Poor Communication in Cancer Care

Patient Perspectives on What It Is and What to Do About It

Sally Thorne, PhD, RN, FAAN, FCAHS; John L. Oliffe, PhD, RN; Kelli I. Stajduhar, PhD, RN; Valerie Oglov, BSW, MA; Charmaine Kim-Sing, MD, FRCPC; T. Gregory Hislop, MDCM, MSc

Disclosures

Cancer Nurs. 2013;36(6):445-453. 

In This Article

State of the Science

At least 18 published systematic reviews exist on various aspects of cancer communication, attesting to the major effort that has been directed toward trying to understand this problem. Systematic reviews focusing on evidence for the effectiveness of various approaches to the communication of information to cancer patients have generally produced inconclusive results. Although they confirm that patients have information needs across the continuum of care,[22] they conclude that the diversity among patients in terms of their needs and preferences means that it is impossible to confirm that any one method of communicating information is necessarily guaranteed to be superior.[23] Attempts to compare specific approaches, such as audio- or video-taped recordings versus written information summaries,[24] or to confirm a relationship between information provision mechanisms and various psychosocial outcome measures[25] have also proven inconclusive.

Results are also inconclusive in relation to several other key components of the cancer communication challenge. Reviews of approaches to communicating prognostic information reveal little evidence as to the best method of approaching these communications or on the impact of this information on patient outcomes either in early-stage cancer[26] or in late-stage or end-of-life discussions.[27] However, it does seem clear that patients want information communicated to them and prefer that the context and extensiveness are negotiated with individuals who understand their needs. Although consensus exists around the need to balance hope with honesty during prognostic and end-of-life care discussions with patients, there seems little agreement among researchers as to how to accomplish this.[28] The potential benefit of decision aids to facilitate various aspects of communication in cancer care has also been a focus of systematic inquiry. To date, there is little evidence of their improving communication[23] or of their impact on patient outcomes such as anxiety.[29] Systematic reviews focusing on population subgroup differences in cancer communication have concluded that there are meaningful differences between, for example, Asian and white populations.[30,31] Although there seems little evidence to explain health professional–patient communication across differences, one review did conclude that characteristics in both professionals and patients play a role in communication and that certain clinical environments are better than others in being conducive toward communications that patients find effective.[31]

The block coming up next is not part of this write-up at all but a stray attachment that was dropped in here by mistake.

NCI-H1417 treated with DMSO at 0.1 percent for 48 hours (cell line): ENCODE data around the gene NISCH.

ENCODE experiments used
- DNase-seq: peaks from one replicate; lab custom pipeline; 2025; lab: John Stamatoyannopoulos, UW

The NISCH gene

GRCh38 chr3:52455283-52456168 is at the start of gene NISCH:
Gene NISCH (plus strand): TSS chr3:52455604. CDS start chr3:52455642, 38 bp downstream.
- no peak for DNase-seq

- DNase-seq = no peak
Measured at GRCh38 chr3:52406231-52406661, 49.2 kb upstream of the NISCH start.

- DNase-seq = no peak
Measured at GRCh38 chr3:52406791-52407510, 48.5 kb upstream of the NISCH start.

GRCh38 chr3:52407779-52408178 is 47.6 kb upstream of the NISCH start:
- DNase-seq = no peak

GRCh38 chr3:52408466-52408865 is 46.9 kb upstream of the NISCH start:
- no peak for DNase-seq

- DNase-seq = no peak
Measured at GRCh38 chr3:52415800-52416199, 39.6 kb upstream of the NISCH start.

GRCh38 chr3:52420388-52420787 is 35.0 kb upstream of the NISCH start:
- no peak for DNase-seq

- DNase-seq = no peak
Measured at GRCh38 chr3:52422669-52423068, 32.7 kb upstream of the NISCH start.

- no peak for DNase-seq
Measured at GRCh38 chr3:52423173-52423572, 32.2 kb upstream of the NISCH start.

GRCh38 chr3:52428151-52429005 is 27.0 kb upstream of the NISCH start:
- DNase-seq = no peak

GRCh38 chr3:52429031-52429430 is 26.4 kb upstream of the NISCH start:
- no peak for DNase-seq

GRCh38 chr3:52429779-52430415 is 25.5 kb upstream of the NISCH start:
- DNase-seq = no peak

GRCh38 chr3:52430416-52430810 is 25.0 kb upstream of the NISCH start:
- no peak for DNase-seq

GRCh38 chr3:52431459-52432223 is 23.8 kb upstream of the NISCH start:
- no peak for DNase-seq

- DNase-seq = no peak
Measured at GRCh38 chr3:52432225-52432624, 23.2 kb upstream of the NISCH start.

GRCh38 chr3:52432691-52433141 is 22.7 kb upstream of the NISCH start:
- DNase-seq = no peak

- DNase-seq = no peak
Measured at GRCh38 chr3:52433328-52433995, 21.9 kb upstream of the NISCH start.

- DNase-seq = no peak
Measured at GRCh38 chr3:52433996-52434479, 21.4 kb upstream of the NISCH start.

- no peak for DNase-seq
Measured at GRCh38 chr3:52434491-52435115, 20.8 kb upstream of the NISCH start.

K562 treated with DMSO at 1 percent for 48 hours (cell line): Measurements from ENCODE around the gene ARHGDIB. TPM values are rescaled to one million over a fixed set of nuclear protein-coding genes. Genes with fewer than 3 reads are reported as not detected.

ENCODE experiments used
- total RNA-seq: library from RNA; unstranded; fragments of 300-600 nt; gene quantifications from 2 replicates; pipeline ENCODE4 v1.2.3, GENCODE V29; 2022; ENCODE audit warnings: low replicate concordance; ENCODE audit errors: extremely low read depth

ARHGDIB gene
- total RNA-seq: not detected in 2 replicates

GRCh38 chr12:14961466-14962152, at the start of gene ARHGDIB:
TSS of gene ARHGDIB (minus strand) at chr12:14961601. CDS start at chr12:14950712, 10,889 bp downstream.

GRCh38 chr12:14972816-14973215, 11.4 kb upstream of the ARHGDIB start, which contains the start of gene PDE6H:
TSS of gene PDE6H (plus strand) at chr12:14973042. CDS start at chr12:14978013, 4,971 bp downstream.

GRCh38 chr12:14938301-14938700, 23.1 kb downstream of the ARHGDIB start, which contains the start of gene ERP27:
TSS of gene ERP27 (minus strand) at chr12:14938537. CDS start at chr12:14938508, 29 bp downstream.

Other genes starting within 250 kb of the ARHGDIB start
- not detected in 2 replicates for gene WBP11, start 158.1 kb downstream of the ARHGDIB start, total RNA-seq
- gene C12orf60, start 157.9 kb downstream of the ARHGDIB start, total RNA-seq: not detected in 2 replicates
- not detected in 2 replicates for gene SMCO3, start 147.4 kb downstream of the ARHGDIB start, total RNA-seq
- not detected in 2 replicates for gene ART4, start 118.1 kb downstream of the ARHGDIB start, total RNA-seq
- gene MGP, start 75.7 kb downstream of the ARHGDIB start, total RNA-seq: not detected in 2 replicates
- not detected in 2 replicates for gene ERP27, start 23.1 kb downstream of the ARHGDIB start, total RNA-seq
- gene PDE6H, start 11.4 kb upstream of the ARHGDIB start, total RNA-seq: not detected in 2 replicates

Much of the research documenting problems in cancer communication concludes with recommendations relating to health provider communication skills training. However, a significant body of systematic reviews has explored the evidence with regard to its effectiveness. Although we can conclude that longer, less didactic, and more interactive training methods do seem to produce better results,[32] improvements in communication skills are modest at best.[33] Results of this kind of research have been both inconsistent and inconclusive in relation to the effectiveness of communication training on patient outcome measures such as satisfaction or distress.[34]

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